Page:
The U.S. Environmental Protection Agency (EPA) has released its long awaited proposed greenhouse gas (GHG) emission standards to slash carbon emissions from existing power plants, the largest industrial source of GHG emissions in the US. The rule, if upheld by the Supreme Court, will require existing power plants to reduce GHG emissions by an average of 30 percent from 2005 levels by 2030. It should also have an important impact on air pollution.
Emission reduction targets will be set state-by-state, taking into account reductions already made. The rule is expected to be completed by June 2015 and will give states up to one year to develop and submit implementation plans to EPA. In addition, states will have the ability to request extensions of up to two additional years to complete their plans.
EPA also issued a proposed rule for modification and reconstruction of existing power plants with respect to GHG emissions. Under EPA’s January 8, 2014, proposed rule addressing GHG emissions from new power plants, the Agency specifically indicated that it would be proposing a separate approach for modified and reconstructed units. Both rules will be challenged in the courts by power and coal companies.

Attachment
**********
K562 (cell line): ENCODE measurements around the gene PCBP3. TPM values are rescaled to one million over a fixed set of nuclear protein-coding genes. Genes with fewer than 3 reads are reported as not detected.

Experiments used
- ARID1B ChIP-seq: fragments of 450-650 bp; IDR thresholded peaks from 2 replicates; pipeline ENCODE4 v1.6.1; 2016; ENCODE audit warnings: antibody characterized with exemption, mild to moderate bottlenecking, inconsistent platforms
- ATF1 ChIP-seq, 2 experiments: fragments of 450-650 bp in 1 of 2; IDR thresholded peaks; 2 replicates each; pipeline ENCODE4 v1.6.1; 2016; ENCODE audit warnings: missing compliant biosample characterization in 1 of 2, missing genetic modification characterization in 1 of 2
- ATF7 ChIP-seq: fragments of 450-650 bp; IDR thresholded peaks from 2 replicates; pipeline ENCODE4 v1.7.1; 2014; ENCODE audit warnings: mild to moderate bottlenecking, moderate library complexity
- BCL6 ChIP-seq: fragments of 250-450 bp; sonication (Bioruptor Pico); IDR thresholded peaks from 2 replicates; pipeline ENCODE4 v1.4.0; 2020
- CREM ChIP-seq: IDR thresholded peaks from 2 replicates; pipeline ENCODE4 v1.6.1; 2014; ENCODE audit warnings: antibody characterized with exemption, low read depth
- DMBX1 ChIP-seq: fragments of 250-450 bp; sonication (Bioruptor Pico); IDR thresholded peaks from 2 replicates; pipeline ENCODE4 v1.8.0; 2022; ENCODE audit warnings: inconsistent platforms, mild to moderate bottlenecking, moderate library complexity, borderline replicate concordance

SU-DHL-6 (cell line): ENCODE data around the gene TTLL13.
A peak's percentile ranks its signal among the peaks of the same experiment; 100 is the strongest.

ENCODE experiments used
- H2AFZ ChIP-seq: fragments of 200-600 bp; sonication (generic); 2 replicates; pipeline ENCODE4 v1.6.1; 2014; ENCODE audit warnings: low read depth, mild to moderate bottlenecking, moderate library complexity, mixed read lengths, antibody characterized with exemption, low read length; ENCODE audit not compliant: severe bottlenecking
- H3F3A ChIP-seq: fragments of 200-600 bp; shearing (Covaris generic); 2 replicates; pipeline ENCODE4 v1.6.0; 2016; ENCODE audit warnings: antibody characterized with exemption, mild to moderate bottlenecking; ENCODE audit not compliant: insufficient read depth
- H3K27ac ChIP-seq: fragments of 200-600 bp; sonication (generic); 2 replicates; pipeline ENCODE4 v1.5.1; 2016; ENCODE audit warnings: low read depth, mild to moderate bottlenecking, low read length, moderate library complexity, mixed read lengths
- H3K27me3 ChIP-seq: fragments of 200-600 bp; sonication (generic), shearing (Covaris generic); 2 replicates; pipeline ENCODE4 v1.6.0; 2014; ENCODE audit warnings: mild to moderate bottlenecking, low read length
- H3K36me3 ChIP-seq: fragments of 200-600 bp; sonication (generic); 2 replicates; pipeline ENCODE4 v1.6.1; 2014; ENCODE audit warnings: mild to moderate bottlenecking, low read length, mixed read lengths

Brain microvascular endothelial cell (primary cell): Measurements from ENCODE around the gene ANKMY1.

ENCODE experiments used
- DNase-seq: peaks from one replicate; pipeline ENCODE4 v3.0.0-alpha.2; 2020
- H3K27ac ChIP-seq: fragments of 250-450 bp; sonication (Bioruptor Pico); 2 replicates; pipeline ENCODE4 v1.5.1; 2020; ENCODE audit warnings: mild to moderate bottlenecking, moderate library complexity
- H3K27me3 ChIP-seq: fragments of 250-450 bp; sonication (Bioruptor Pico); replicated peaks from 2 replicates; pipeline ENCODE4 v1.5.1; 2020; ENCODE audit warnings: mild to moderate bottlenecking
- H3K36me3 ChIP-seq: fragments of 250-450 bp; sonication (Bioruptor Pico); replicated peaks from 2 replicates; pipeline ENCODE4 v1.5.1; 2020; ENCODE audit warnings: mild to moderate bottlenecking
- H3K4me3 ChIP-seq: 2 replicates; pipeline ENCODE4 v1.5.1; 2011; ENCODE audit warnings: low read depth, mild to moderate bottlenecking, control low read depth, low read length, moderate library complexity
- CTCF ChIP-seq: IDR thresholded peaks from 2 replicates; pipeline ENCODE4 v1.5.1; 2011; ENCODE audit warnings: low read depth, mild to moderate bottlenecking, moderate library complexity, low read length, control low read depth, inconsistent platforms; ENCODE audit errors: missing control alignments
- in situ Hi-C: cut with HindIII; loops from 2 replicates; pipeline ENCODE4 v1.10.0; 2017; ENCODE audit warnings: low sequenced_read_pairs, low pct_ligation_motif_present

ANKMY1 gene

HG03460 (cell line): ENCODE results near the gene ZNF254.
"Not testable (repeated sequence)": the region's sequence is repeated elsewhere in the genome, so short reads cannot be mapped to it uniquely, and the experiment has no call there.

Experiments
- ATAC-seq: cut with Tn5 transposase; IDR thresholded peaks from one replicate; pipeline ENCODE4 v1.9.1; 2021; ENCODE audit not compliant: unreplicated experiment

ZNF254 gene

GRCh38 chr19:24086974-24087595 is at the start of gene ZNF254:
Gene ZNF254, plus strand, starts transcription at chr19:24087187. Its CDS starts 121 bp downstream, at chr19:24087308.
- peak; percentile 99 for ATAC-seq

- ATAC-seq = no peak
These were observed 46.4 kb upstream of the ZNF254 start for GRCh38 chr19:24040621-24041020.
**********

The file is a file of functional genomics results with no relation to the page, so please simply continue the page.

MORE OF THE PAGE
There will be a 120 day public comment period beginning on the date of publication in the Federal Register. There is a recommended 30-day comment period for comments to OMB on the information collection request aspect of the proposal. There will be four public hearings across the country during the week of July 28, 2014. The signed proposed rule for existing power plants along with fact sheets and supporting documents are available, click here. Technical support documents are available at http://www2.epa.gov/carbon-pollution-standards/clean-power-plan-proposed-rule-technical-documents.The signed proposed rule for modified and reconstructed power plants is available at http://www2.epa.gov/carbon-pollution-standards/proposed-carbon-pollution-standards-modified-and-reconstructed-power.
By Dianne Saxe, Ontario Environmental Lawyer
Reprinted with permission from the Environmental Law and Litigation Blog.
For more information about LexisNexis products and solutions connect with us through our corporate site